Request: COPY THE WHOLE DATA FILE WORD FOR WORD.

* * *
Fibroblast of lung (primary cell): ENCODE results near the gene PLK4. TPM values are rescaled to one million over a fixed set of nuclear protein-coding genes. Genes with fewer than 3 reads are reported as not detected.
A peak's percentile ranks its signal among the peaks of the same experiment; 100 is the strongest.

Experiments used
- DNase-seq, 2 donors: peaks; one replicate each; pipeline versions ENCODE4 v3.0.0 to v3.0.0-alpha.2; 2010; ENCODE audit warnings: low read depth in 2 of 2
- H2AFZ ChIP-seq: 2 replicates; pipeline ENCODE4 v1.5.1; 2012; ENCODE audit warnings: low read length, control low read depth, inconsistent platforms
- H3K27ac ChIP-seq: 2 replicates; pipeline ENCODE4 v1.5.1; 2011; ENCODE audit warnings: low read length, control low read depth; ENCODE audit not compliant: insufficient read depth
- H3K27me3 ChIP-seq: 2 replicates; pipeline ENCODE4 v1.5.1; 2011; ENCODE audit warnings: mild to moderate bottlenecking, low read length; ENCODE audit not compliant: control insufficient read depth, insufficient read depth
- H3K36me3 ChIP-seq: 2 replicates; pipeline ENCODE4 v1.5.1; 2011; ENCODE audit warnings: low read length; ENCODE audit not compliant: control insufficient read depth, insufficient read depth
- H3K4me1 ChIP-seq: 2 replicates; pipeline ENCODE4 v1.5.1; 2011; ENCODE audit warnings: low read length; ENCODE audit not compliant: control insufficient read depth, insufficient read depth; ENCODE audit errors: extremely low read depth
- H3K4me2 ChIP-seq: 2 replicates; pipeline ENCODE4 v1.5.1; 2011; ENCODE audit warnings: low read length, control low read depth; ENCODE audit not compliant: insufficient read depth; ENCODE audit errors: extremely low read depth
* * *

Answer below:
Fibroblast of lung (primary cell): ENCODE results near the gene PLK4. TPM values are rescaled to one million over a fixed set of nuclear protein-coding genes. Genes with fewer than 3 reads are reported as not detected.
A peak's percentile ranks its signal among the peaks of the same experiment; 100 is the strongest.

Experiments used
- DNase-seq, 2 donors: peaks; one replicate each; pipeline versions ENCODE4 v3.0.0 to v3.0.0-alpha.2; 2010; ENCODE audit warnings: low read depth in 2 of 2
- H2AFZ ChIP-seq: 2 replicates; pipeline ENCODE4 v1.5.1; 2012; ENCODE audit warnings: low read length, control low read depth, inconsistent platforms
- H3K27ac ChIP-seq: 2 replicates; pipeline ENCODE4 v1.5.1; 2011; ENCODE audit warnings: low read length, control low read depth; ENCODE audit not compliant: insufficient read depth
- H3K27me3 ChIP-seq: 2 replicates; pipeline ENCODE4 v1.5.1; 2011; ENCODE audit warnings: mild to moderate bottlenecking, low read length; ENCODE audit not compliant: control insufficient read depth, insufficient read depth
- H3K36me3 ChIP-seq: 2 replicates; pipeline ENCODE4 v1.5.1; 2011; ENCODE audit warnings: low read length; ENCODE audit not compliant: control insufficient read depth, insufficient read depth
- H3K4me1 ChIP-seq: 2 replicates; pipeline ENCODE4 v1.5.1; 2011; ENCODE audit warnings: low read length; ENCODE audit not compliant: control insufficient read depth, insufficient read depth; ENCODE audit errors: extremely low read depth
- H3K4me2 ChIP-seq: 2 replicates; pipeline ENCODE4 v1.5.1; 2011; ENCODE audit warnings: low read length, control low read depth; ENCODE audit not compliant: insufficient read depth; ENCODE audit errors: extremely low read depth